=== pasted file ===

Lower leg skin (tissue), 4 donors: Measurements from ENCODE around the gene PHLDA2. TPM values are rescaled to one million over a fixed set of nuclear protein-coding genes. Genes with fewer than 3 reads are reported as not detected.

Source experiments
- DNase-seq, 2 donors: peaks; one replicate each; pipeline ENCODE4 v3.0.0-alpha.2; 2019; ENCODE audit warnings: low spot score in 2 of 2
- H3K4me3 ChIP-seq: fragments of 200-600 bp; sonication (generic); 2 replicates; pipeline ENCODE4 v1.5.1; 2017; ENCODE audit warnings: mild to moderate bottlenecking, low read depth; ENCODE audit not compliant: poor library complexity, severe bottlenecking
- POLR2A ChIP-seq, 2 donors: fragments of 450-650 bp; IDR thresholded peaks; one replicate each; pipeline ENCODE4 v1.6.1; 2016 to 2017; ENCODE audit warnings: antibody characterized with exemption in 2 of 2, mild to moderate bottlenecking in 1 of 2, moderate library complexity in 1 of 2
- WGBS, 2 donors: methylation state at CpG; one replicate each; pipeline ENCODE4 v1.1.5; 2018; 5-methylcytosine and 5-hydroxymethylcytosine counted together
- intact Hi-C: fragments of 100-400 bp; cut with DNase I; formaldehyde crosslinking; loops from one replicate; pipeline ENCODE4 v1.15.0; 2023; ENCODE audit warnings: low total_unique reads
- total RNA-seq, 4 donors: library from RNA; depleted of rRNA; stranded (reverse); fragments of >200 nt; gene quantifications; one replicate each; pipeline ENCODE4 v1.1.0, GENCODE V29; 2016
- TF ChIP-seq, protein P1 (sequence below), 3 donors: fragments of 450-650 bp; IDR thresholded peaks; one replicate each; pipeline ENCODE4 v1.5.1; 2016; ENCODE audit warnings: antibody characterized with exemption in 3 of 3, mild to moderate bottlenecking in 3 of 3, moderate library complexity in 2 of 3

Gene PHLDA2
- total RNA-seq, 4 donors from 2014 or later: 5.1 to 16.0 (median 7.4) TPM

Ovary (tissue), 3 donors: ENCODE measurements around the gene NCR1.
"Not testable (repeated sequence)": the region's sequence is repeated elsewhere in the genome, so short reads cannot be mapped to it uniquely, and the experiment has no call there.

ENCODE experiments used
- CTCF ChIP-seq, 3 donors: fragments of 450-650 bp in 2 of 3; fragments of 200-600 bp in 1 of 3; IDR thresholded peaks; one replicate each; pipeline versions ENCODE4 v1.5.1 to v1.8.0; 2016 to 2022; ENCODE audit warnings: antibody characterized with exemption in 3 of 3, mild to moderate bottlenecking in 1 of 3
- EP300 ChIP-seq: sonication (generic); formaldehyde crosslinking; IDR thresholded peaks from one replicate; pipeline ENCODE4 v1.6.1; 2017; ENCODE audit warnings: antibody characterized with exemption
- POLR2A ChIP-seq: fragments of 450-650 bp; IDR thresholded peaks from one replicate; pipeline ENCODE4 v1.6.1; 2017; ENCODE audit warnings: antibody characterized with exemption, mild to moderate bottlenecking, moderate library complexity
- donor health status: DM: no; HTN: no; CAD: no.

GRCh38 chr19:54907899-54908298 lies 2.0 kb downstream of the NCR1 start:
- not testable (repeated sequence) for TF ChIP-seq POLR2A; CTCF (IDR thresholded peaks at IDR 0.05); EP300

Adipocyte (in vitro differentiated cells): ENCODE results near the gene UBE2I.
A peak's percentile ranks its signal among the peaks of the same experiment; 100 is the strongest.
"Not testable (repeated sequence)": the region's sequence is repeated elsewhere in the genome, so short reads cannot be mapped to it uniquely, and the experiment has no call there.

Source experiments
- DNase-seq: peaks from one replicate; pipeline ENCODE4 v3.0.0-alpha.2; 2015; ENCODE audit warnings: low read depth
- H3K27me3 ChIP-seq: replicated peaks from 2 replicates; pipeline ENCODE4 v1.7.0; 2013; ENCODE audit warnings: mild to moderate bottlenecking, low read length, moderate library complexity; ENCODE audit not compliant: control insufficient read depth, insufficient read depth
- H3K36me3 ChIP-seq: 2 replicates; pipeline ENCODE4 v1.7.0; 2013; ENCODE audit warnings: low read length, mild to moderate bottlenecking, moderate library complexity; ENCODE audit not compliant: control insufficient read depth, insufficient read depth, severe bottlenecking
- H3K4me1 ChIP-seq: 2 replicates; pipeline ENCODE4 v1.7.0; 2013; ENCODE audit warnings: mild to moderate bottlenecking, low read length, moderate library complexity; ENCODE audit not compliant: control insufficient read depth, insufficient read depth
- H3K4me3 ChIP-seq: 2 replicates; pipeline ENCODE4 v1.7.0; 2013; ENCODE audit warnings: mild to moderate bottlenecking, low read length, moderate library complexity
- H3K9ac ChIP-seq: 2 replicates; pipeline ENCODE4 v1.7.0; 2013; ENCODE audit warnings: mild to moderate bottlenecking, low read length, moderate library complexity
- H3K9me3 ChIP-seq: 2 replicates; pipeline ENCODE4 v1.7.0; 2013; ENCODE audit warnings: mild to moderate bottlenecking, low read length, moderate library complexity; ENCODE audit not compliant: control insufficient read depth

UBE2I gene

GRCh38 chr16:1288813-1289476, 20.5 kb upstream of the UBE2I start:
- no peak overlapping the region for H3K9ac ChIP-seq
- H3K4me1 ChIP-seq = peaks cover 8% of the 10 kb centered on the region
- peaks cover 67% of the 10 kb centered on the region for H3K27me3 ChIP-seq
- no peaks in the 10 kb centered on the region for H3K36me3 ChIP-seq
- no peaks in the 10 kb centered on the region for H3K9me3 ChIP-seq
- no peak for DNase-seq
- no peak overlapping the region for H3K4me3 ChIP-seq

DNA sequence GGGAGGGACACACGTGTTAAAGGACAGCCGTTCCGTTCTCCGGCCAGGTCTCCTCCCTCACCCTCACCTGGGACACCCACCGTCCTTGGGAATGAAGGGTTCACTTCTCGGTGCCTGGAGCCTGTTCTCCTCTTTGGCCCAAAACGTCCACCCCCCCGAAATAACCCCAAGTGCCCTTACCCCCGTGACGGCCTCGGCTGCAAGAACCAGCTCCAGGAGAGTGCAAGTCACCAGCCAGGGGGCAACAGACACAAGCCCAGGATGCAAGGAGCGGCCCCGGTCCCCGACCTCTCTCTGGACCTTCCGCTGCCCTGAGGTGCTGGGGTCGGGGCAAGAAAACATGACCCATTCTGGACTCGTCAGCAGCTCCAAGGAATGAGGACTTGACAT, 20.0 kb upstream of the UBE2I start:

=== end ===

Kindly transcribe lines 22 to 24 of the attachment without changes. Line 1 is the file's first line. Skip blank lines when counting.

A peak's percentile ranks its signal among the peaks of the same experiment; 100 is the strongest.
"Not testable (repeated sequence)": the region's sequence is repeated elsewhere in the genome, so short reads cannot be mapped to it uniquely, and the experiment has no call there.

Source experiments